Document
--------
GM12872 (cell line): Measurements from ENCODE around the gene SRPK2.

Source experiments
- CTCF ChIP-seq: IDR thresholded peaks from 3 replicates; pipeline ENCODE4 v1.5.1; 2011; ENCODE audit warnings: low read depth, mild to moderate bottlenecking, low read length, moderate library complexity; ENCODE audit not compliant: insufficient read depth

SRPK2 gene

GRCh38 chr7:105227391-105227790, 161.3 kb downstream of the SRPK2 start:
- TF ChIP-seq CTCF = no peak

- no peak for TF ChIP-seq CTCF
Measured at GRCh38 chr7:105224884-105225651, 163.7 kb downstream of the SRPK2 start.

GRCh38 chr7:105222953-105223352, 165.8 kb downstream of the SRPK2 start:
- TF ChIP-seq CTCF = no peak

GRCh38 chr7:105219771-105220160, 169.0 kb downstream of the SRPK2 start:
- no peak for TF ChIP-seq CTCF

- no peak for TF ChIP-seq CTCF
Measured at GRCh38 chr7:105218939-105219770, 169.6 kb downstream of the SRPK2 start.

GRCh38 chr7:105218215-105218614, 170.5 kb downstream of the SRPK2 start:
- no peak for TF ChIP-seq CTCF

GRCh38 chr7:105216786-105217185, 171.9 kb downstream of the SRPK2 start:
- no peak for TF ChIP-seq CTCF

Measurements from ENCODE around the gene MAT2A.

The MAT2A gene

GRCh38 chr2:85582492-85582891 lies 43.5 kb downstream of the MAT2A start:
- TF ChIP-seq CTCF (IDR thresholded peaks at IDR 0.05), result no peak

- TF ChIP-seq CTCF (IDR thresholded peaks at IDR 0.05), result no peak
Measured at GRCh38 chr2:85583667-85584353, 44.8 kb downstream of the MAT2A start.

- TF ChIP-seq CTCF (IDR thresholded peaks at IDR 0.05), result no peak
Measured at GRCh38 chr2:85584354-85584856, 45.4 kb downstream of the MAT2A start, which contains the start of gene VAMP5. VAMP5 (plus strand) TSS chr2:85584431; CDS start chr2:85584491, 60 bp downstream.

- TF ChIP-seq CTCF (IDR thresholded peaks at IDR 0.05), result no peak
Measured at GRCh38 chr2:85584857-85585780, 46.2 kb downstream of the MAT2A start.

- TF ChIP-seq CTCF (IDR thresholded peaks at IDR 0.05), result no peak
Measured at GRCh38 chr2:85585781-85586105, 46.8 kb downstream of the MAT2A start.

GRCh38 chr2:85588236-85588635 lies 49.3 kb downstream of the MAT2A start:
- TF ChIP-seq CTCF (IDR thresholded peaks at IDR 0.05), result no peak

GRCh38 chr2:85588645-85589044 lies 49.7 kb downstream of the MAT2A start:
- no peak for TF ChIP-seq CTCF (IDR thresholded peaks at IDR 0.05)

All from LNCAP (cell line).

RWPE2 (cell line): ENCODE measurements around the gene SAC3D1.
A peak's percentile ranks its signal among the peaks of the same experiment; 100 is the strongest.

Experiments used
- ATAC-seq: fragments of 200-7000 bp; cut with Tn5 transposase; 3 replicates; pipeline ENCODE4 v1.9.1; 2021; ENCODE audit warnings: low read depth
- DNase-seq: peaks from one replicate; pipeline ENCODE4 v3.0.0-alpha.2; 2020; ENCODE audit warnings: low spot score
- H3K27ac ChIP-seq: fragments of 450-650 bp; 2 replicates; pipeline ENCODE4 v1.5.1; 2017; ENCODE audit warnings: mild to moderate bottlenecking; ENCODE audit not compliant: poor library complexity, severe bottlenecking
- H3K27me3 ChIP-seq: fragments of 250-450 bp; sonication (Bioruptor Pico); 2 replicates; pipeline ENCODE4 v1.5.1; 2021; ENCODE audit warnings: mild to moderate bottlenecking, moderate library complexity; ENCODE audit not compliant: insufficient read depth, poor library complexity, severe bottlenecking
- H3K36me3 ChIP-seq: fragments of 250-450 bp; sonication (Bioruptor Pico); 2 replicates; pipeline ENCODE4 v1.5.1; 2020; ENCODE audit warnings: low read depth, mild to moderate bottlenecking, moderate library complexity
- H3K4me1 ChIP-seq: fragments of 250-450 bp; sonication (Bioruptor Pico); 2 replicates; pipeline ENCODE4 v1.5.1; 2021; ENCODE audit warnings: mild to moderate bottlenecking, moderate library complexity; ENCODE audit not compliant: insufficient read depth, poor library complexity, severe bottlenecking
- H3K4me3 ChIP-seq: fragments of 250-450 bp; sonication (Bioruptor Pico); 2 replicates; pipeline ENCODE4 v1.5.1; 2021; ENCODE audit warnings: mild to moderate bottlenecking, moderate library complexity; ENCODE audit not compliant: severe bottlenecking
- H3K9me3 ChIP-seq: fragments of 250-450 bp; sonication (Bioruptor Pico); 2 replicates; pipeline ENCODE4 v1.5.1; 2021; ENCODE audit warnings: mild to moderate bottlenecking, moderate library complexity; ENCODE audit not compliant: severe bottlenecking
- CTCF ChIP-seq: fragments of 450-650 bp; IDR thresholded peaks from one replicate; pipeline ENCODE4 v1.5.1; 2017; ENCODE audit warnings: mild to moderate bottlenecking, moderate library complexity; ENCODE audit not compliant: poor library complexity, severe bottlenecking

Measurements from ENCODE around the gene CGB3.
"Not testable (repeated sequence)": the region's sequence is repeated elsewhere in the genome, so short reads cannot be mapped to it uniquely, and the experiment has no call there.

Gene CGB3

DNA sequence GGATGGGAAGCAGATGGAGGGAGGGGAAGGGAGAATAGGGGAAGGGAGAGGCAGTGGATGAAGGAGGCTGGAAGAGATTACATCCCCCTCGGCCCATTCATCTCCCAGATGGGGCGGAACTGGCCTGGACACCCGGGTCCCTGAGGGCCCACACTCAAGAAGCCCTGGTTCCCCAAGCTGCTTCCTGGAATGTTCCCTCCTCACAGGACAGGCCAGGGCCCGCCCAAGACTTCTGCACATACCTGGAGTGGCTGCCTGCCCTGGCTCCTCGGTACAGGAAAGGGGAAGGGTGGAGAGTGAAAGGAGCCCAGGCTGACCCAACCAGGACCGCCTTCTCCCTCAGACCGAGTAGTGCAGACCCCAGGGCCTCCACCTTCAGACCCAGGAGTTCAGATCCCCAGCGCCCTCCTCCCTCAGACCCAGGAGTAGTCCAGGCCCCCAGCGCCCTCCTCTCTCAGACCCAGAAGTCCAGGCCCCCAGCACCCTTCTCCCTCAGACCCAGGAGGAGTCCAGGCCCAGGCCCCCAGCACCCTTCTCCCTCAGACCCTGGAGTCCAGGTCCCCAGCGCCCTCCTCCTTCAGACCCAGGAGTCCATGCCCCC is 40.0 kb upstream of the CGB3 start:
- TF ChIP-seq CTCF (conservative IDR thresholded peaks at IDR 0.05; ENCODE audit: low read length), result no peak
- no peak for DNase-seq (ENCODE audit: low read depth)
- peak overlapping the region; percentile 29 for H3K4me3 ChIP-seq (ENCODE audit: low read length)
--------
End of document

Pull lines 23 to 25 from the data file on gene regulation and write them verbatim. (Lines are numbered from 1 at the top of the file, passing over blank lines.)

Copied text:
- TF ChIP-seq CTCF (IDR thresholded peaks at IDR 0.05), result no peak
Measured at GRCh38 chr2:85583667-85584353, 44.8 kb downstream of the MAT2A start.

- TF ChIP-seq CTCF (IDR thresholded peaks at IDR 0.05), result no peak